Can I get a reduction in spousal support if my income decreases? 28 Answers as of June 21, 2011

If my income from employement has drastically reduced can I get a reduction in my spousal support payments?

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Warner Center Law Offices of Donald F. Conviser
Warner Center Law Offices of Donald F. Conviser | Donald F. Conviser
Depending on what your income was at the time of the order requiring you to pay Spousal Support, you may qualify for a reduction of Spousal Support, but you would have to file an Order to Show Cause [OSC] for modification of Spousal Support, along with an Income and Expense Declaration, and any modification would not be retroactive to a date prior to the date of filing of your OSC, so do not delay filing and serving your OSC.
Answer Applies to: California
Replied: 6/21/2011
Theodore W. Robinson, P.C.
Theodore W. Robinson, P.C. | Theodore W. Robinson
Yes, but you'll have to prove it to the satisfaction of the court, which can cost quite a bit in and of itself. Speak to a local lawyer about it first. Good luck.
Answer Applies to: New York
Replied: 6/20/2011
Law Office of James Lentz
Law Office of James Lentz | James Lentz
In Ohio you can if the decrease is permanent and you are unlikely to find a new job at the old income rate. But prosecuting the change ill cost money, so make sure the difference is worth it. See a domestic relations attorney near you for further information.
Answer Applies to: Ohio
Replied: 6/20/2011
Seattle Divorce Services
Seattle Divorce Services | Michael V. Fancher
Under Washington law, unless your spousal support obligation was ordered as non-modifiable, it is subject to being modified. Consult with an attorney in your area for more information about your specific circumstances.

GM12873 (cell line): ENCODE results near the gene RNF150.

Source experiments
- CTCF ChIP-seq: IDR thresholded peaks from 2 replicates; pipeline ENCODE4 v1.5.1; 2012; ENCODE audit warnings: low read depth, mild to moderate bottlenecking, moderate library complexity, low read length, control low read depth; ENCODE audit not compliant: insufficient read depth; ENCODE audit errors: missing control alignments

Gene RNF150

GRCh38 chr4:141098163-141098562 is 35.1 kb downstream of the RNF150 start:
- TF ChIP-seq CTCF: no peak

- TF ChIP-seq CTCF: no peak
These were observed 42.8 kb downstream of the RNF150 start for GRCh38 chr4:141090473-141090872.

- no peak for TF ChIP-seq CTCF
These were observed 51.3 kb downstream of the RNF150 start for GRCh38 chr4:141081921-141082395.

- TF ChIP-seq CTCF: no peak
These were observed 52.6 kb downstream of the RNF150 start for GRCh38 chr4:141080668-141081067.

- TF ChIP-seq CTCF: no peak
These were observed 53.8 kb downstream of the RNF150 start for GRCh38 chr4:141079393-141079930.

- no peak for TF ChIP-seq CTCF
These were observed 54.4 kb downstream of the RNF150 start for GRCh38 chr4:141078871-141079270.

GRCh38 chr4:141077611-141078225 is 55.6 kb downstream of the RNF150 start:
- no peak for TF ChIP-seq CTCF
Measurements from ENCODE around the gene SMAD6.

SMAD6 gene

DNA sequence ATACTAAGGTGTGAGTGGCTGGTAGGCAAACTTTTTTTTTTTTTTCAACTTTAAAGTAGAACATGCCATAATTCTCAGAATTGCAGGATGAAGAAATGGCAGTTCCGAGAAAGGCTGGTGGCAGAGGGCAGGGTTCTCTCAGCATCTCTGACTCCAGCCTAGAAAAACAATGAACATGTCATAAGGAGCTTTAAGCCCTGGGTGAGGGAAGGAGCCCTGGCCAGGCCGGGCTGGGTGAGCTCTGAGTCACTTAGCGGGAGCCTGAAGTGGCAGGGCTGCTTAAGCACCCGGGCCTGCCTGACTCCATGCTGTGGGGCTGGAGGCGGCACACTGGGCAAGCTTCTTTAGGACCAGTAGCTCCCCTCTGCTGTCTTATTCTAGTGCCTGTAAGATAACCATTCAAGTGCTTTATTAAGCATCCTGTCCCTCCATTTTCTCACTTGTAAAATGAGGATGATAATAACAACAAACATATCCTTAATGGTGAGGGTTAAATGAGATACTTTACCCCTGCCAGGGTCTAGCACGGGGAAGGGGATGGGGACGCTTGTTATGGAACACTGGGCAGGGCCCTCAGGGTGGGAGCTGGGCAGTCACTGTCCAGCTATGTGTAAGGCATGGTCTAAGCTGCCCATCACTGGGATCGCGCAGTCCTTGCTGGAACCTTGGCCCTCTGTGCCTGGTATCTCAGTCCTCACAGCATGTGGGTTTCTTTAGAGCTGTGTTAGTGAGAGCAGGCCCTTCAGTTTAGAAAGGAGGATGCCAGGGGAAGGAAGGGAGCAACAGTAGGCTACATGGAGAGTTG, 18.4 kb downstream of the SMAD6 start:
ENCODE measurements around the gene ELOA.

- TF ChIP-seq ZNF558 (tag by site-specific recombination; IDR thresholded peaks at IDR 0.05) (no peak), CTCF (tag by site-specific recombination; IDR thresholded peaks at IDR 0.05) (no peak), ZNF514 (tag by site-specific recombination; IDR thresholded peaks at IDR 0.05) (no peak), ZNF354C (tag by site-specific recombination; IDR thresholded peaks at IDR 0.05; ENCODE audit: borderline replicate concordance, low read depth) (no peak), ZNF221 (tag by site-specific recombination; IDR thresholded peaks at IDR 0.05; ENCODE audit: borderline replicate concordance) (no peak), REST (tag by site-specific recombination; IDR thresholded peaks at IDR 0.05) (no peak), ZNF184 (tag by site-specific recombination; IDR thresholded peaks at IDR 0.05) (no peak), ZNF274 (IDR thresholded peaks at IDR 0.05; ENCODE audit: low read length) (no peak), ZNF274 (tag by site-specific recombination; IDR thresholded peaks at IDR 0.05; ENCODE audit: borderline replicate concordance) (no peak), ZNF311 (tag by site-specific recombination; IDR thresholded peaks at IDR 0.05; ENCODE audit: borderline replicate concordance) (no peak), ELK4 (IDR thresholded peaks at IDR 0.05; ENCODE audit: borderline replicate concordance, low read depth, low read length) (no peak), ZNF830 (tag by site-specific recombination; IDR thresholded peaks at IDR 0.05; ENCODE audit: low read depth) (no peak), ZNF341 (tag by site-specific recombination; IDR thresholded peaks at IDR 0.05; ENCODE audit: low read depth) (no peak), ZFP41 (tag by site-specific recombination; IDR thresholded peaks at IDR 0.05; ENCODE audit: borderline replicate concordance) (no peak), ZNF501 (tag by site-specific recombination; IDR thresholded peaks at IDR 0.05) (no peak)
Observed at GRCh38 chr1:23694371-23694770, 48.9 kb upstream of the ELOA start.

Answer Applies to: Washington
Replied: 6/20/2011
Fredric H. Aaron, Attorney at Law, P.C.
Fredric H. Aaron, Attorney at Law, P.C. | Fredric Harlan Aaron
If you suffer a material reduction in income or other compensation, you can apply to the court to have your maintenance payments decreased. There is no guaranty that the court will grant your petition, but if your income loss was substantial, it may make sense for you to take this step.
Answer Applies to: New York
Replied: 6/20/2011
    Cody and Gonillo, LLP
    Cody and Gonillo, LLP | Christine Gonilla
    You may find the attached of some use.
    Answer Applies to: Connecticut
    Replied: 6/20/2011
    Beresford Booth PLLC
    Beresford Booth PLLC | S. Scott Burkhalter
    It is possible to have spousal support reduced if your income drops provided it was not made nonmodifiable in a separation contract.
    Answer Applies to: Washington
    Replied: 6/20/2011
    Deal & Hooks, LLC
    Deal & Hooks, LLC | Shawn P. Hooks
    Typically a divorce decree allows for modification of an award of spousal support if there is a significant change of circumstances. If this is the case it would be your obligation to demonstrate that there is a significant decrease in your income. Your spouse may attempt to argue that you are voluntarily underemployed, or that your decrease in salary was a result of your own willful actions. If your financial situation has changed significantly you should consult with an attorney who can look at your decree and advise you of a proper course of conduct.
    Answer Applies to: Ohio
    Replied: 6/20/2011
    Reeves Law Firm, P.C.
    Reeves Law Firm, P.C. | Roy L. Reeves
    Yes, as long as you can establish the decrease in income and the decrease is not voluntary or intentional. By that I am simply telling you the two best attacks by the parent getting support, to claim that while your income went down, the decrease was your personal choice or the result of your actions that could be cured if you want too. To get a decrease, you have to follow the same steps the custodial parent would follow to get an increase. File a Motion to Modify. It is not automatic, you need a Court Order for the new amount.
    Answer Applies to: Texas